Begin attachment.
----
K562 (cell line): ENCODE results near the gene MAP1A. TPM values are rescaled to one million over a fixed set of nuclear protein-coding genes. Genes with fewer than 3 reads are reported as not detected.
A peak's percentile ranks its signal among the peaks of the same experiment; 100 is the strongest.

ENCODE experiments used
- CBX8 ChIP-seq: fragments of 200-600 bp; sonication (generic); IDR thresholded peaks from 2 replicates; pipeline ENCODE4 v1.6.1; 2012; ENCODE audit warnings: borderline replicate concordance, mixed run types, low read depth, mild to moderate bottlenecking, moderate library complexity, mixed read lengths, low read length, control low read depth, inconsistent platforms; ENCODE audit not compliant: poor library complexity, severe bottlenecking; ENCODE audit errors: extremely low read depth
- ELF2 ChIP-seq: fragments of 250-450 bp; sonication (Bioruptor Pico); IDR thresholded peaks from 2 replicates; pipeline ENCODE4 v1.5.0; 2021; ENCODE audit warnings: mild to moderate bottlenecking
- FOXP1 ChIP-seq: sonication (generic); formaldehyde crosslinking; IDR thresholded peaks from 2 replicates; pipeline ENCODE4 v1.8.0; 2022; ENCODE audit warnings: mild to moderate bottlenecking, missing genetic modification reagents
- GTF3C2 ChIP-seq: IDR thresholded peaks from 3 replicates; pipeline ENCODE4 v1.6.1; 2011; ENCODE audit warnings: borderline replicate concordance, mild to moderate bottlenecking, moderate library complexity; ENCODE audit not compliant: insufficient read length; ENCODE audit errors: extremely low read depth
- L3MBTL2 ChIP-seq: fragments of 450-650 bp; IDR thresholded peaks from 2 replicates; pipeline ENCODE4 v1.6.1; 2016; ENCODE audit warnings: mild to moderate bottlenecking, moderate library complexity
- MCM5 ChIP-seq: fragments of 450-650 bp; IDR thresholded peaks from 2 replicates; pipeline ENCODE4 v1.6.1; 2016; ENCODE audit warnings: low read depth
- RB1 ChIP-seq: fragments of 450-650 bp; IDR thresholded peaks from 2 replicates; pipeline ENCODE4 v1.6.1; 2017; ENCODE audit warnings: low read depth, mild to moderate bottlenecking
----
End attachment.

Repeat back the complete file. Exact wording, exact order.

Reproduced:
K562 (cell line): ENCODE results near the gene MAP1A. TPM values are rescaled to one million over a fixed set of nuclear protein-coding genes. Genes with fewer than 3 reads are reported as not detected.
A peak's percentile ranks its signal among the peaks of the same experiment; 100 is the strongest.

ENCODE experiments used
- CBX8 ChIP-seq: fragments of 200-600 bp; sonication (generic); IDR thresholded peaks from 2 replicates; pipeline ENCODE4 v1.6.1; 2012; ENCODE audit warnings: borderline replicate concordance, mixed run types, low read depth, mild to moderate bottlenecking, moderate library complexity, mixed read lengths, low read length, control low read depth, inconsistent platforms; ENCODE audit not compliant: poor library complexity, severe bottlenecking; ENCODE audit errors: extremely low read depth
- ELF2 ChIP-seq: fragments of 250-450 bp; sonication (Bioruptor Pico); IDR thresholded peaks from 2 replicates; pipeline ENCODE4 v1.5.0; 2021; ENCODE audit warnings: mild to moderate bottlenecking
- FOXP1 ChIP-seq: sonication (generic); formaldehyde crosslinking; IDR thresholded peaks from 2 replicates; pipeline ENCODE4 v1.8.0; 2022; ENCODE audit warnings: mild to moderate bottlenecking, missing genetic modification reagents
- GTF3C2 ChIP-seq: IDR thresholded peaks from 3 replicates; pipeline ENCODE4 v1.6.1; 2011; ENCODE audit warnings: borderline replicate concordance, mild to moderate bottlenecking, moderate library complexity; ENCODE audit not compliant: insufficient read length; ENCODE audit errors: extremely low read depth
- L3MBTL2 ChIP-seq: fragments of 450-650 bp; IDR thresholded peaks from 2 replicates; pipeline ENCODE4 v1.6.1; 2016; ENCODE audit warnings: mild to moderate bottlenecking, moderate library complexity
- MCM5 ChIP-seq: fragments of 450-650 bp; IDR thresholded peaks from 2 replicates; pipeline ENCODE4 v1.6.1; 2016; ENCODE audit warnings: low read depth
- RB1 ChIP-seq: fragments of 450-650 bp; IDR thresholded peaks from 2 replicates; pipeline ENCODE4 v1.6.1; 2017; ENCODE audit warnings: low read depth, mild to moderate bottlenecking